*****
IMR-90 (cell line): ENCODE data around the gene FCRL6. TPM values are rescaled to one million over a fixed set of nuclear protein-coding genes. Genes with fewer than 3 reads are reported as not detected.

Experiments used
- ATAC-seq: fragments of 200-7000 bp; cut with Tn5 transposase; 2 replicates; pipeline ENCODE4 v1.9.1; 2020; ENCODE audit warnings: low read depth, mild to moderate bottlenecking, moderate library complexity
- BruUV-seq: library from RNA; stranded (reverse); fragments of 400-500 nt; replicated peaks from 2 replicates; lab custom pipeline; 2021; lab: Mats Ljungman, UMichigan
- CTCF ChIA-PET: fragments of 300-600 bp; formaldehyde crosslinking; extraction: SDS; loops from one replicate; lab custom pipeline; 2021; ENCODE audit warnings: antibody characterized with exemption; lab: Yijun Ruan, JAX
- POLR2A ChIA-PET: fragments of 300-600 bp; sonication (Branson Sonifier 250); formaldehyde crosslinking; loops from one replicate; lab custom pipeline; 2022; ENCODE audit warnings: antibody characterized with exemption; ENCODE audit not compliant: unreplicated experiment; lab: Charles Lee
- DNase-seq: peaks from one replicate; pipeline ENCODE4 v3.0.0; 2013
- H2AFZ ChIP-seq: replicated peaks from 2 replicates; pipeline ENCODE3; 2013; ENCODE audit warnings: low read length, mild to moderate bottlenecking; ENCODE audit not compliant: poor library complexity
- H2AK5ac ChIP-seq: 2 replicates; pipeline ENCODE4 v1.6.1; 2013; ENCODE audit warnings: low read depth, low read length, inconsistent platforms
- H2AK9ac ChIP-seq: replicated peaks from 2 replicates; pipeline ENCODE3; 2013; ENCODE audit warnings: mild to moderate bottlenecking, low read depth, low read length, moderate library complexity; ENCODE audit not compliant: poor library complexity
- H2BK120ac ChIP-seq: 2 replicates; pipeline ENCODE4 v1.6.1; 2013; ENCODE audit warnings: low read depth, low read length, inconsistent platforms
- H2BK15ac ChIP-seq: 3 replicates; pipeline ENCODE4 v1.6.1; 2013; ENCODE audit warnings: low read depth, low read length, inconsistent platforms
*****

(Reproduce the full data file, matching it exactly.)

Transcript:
IMR-90 (cell line): ENCODE data around the gene FCRL6. TPM values are rescaled to one million over a fixed set of nuclear protein-coding genes. Genes with fewer than 3 reads are reported as not detected.

Experiments used
- ATAC-seq: fragments of 200-7000 bp; cut with Tn5 transposase; 2 replicates; pipeline ENCODE4 v1.9.1; 2020; ENCODE audit warnings: low read depth, mild to moderate bottlenecking, moderate library complexity
- BruUV-seq: library from RNA; stranded (reverse); fragments of 400-500 nt; replicated peaks from 2 replicates; lab custom pipeline; 2021; lab: Mats Ljungman, UMichigan
- CTCF ChIA-PET: fragments of 300-600 bp; formaldehyde crosslinking; extraction: SDS; loops from one replicate; lab custom pipeline; 2021; ENCODE audit warnings: antibody characterized with exemption; lab: Yijun Ruan, JAX
- POLR2A ChIA-PET: fragments of 300-600 bp; sonication (Branson Sonifier 250); formaldehyde crosslinking; loops from one replicate; lab custom pipeline; 2022; ENCODE audit warnings: antibody characterized with exemption; ENCODE audit not compliant: unreplicated experiment; lab: Charles Lee
- DNase-seq: peaks from one replicate; pipeline ENCODE4 v3.0.0; 2013
- H2AFZ ChIP-seq: replicated peaks from 2 replicates; pipeline ENCODE3; 2013; ENCODE audit warnings: low read length, mild to moderate bottlenecking; ENCODE audit not compliant: poor library complexity
- H2AK5ac ChIP-seq: 2 replicates; pipeline ENCODE4 v1.6.1; 2013; ENCODE audit warnings: low read depth, low read length, inconsistent platforms
- H2AK9ac ChIP-seq: replicated peaks from 2 replicates; pipeline ENCODE3; 2013; ENCODE audit warnings: mild to moderate bottlenecking, low read depth, low read length, moderate library complexity; ENCODE audit not compliant: poor library complexity
- H2BK120ac ChIP-seq: 2 replicates; pipeline ENCODE4 v1.6.1; 2013; ENCODE audit warnings: low read depth, low read length, inconsistent platforms
- H2BK15ac ChIP-seq: 3 replicates; pipeline ENCODE4 v1.6.1; 2013; ENCODE audit warnings: low read depth, low read length, inconsistent platforms